Shipping and package volume moved by the U.S. Postal Service declined by 14.1% year-on-year in its fiscal year 2021 third quarter as a surge in demand for package delivery services began to slow, the quasi-governmental agency said Friday.
Revenue for that sector of the Postal Service’s business also fell in the quarter compared to 2020, by $646 million, or 7.8%. Despite those decreases, its shipping and package volume is still higher than pre-pandemic levels.
“We believe consumer behavior has evolved during the pandemic and our shipping and packages volumes are not expected to return to pre-pandemic levels, as the nation has increasingly relied on the safety and convenience of e-commerce,” the company stated in releasing its fiscal third-quarter results on Friday.
“However, competition in the overall market has increased as certain major customers have returned to diverting their volume from our network and aggressively pricing their products and services to fill their networks and grow package density.”
The declines in shipping and package volume and revenue in the quarter contributed to an overall loss at the agency of approximately $3 billion compared with a $2.2 billion loss during the same period in 2020, at the same time overall operating revenue increased by $845 million, or 4.8%. Operating expenses increased 8.3% to $21.4 billion.
The Postal Service’s transportation operations during the period were also buffeted by pandemic-behavior effects, as expenses in that category increased by $182 million, or 8.3%, compared to the same quarter last year. The agency explained that highway transportation expenses increased, while air transportation expenses decreased due to the declining package volume from peak levels last year, as well as a shift from air to highway transportation that allowed for improved reliability and service performance, according to the agency.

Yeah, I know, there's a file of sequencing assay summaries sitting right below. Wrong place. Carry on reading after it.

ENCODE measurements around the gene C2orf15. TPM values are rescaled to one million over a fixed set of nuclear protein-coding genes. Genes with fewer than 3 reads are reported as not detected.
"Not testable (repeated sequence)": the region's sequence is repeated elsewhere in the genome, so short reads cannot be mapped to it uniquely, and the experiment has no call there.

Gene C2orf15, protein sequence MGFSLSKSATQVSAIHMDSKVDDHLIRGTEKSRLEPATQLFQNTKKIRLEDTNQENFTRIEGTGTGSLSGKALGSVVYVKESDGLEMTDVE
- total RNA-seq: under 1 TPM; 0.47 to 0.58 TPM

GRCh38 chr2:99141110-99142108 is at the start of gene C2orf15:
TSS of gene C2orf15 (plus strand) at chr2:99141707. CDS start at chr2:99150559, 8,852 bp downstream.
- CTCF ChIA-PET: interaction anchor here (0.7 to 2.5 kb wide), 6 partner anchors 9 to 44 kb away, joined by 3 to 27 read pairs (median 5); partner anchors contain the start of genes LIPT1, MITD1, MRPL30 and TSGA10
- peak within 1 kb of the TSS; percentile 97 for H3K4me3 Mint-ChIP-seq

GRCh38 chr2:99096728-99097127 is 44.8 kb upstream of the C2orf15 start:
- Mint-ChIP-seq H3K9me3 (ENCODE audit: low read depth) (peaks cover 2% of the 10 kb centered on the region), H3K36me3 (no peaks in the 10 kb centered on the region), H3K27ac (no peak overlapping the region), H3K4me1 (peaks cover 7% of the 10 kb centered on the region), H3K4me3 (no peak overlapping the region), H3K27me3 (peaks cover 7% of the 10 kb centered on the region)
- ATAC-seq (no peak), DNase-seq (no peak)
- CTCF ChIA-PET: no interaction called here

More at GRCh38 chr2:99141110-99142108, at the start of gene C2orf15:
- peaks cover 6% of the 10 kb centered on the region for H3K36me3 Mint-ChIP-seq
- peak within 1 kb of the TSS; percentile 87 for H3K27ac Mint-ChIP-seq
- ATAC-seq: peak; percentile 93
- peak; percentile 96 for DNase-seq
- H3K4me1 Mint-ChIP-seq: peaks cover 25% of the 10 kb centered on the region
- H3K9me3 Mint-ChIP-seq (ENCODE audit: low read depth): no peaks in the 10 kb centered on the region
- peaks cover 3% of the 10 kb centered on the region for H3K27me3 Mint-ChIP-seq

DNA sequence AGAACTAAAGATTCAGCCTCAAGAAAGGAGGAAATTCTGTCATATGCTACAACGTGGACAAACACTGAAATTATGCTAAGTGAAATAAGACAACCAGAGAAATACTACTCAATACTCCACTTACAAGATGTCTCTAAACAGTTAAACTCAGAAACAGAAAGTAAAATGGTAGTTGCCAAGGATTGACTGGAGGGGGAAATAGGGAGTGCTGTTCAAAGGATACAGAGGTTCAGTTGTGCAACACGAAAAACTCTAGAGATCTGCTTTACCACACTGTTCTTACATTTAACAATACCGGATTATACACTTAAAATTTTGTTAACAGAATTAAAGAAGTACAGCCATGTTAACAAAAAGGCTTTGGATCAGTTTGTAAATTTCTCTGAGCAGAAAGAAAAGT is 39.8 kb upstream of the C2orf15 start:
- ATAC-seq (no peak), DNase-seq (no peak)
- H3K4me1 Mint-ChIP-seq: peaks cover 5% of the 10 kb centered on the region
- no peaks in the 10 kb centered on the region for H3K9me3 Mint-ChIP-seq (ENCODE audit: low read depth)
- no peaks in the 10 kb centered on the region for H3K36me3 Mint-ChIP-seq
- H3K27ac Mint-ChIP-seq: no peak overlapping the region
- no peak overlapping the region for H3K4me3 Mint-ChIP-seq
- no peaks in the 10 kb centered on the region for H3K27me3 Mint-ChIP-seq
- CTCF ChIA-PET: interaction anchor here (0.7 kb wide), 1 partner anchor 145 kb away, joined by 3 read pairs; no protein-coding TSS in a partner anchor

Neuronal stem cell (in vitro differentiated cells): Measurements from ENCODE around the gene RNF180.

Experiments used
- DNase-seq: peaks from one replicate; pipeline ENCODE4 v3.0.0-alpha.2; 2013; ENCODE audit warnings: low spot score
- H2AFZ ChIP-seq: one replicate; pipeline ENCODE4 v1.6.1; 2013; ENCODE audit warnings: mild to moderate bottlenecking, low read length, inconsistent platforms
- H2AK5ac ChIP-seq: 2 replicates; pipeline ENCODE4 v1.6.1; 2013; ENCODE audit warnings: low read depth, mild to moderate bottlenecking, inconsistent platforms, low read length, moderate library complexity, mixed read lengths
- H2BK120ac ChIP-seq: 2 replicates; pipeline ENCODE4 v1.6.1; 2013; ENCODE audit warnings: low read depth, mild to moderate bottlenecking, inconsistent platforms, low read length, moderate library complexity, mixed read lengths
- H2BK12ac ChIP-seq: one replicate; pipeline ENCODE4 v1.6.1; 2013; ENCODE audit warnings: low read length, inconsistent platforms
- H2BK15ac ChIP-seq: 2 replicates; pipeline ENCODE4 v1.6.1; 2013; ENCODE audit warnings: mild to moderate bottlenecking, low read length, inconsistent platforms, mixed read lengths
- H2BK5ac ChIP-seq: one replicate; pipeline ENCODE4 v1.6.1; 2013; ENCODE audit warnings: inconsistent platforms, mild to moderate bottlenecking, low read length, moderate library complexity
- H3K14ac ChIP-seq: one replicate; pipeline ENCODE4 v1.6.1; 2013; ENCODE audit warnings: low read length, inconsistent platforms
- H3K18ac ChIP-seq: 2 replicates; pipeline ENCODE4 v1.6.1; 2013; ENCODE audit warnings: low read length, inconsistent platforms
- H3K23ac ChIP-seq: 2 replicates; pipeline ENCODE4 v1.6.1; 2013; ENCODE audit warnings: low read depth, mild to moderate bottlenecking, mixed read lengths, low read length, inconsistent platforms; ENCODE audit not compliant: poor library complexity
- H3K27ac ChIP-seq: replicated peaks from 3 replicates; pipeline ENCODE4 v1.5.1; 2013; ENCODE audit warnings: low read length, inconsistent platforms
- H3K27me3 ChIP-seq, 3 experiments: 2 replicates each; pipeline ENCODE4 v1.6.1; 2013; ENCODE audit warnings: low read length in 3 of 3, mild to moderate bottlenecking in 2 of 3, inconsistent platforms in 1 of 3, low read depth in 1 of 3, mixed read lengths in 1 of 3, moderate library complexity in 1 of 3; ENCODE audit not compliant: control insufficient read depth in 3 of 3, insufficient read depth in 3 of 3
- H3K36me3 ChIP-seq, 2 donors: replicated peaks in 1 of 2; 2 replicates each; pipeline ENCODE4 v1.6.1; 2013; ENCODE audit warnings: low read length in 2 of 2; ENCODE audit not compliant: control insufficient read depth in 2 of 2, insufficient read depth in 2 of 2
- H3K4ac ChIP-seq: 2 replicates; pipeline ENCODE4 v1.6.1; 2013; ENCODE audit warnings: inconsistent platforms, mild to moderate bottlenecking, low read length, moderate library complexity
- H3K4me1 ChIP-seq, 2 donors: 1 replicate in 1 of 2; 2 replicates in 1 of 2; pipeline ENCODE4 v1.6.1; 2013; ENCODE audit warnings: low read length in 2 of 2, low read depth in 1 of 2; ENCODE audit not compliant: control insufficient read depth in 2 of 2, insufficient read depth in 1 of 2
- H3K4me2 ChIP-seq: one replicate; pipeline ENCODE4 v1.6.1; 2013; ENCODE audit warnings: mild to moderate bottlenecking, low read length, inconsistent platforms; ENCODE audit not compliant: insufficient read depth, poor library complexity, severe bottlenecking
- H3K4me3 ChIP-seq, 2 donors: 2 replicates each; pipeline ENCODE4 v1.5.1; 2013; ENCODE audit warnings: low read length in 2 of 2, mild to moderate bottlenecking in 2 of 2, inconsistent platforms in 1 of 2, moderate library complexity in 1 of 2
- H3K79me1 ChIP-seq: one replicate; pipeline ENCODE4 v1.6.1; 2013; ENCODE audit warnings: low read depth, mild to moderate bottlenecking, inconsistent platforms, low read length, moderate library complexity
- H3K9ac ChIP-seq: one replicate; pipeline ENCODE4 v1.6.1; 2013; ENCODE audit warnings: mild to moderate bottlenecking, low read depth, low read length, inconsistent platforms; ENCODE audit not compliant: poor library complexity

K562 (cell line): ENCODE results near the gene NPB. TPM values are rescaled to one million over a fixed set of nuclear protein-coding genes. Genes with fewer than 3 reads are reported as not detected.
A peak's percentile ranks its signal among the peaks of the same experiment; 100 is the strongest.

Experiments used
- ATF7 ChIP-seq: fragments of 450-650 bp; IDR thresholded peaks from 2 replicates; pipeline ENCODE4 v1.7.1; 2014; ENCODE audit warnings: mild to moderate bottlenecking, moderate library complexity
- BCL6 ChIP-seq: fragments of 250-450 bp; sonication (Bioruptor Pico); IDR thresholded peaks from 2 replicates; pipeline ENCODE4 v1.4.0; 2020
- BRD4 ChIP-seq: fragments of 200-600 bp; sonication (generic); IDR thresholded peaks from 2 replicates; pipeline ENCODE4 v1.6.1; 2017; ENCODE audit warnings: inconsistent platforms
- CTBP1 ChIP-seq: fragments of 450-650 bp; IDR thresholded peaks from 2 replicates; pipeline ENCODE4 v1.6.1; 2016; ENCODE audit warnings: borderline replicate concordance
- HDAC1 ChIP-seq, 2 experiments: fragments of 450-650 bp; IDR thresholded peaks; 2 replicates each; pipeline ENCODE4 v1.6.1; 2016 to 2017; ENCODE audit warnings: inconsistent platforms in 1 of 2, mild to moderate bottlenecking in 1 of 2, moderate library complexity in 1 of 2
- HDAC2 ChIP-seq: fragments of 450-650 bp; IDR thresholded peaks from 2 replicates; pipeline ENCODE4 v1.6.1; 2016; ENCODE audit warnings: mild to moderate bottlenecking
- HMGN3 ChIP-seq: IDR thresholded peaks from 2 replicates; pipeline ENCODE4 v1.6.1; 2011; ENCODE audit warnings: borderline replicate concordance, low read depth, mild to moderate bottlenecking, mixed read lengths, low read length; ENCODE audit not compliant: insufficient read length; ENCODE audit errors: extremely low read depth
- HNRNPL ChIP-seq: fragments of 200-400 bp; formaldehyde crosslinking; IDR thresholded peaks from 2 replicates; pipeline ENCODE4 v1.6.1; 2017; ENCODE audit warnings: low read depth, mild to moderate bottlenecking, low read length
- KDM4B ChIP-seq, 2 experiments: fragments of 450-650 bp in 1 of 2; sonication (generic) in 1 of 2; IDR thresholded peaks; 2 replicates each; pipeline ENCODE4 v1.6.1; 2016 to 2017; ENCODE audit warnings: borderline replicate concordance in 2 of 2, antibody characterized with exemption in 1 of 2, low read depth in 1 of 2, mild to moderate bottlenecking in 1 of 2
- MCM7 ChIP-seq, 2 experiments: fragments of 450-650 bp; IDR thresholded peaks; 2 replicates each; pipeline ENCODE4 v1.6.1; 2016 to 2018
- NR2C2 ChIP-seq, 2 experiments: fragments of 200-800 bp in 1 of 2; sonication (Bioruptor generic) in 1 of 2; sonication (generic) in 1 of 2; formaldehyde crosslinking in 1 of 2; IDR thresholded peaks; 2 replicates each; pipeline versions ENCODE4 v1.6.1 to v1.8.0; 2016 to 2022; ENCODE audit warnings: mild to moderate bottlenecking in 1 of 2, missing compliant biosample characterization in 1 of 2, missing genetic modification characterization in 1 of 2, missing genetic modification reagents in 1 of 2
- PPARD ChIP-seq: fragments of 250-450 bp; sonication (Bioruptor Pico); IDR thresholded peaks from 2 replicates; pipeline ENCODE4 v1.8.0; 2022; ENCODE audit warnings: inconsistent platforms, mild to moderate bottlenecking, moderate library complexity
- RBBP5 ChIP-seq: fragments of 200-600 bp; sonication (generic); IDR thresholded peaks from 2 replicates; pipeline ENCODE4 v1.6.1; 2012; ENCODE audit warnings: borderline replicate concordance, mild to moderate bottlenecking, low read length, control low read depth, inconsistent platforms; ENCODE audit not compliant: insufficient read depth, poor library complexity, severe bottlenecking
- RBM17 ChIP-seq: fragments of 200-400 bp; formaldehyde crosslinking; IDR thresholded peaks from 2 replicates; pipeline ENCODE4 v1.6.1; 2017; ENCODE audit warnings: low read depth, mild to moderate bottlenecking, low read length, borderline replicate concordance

“Transportation expenses were also impacted by the variation in the modes of transportation available due to the pandemic and higher average jet and diesel fuel prices, compared to the same quarter last year.”
First-class mail went against longer-term trends by posting slight gains in the quarter – generating an increase of $54 million in revenue, or 1.1%, on volume growth of 130 million pieces, also up 1.1%. However, first-class mail volumes remain lower than pre-pandemic levels “and we expect continued secular declines in this product,” the agency stated.
Despite the quarterly loss, Postmaster General Louis DeJoy, who is also the agency’s CEO, noted that performance levels improved in the quarter due to the Postal Service’s ongoing operational overhaul.
“We are transitioning from an outdated network and operational posture that was ill equipped to handle the effects of the pandemic on the mix of mail and packages we process – and we expect this volume shift to continue into the foreseeable future,” DeJoy said.
“As we establish our new network design and deploy our operating initiatives, we will operate with much greater efficiency and precision, become financially self-sustaining and deliver greater value to the American public we serve,” he said.
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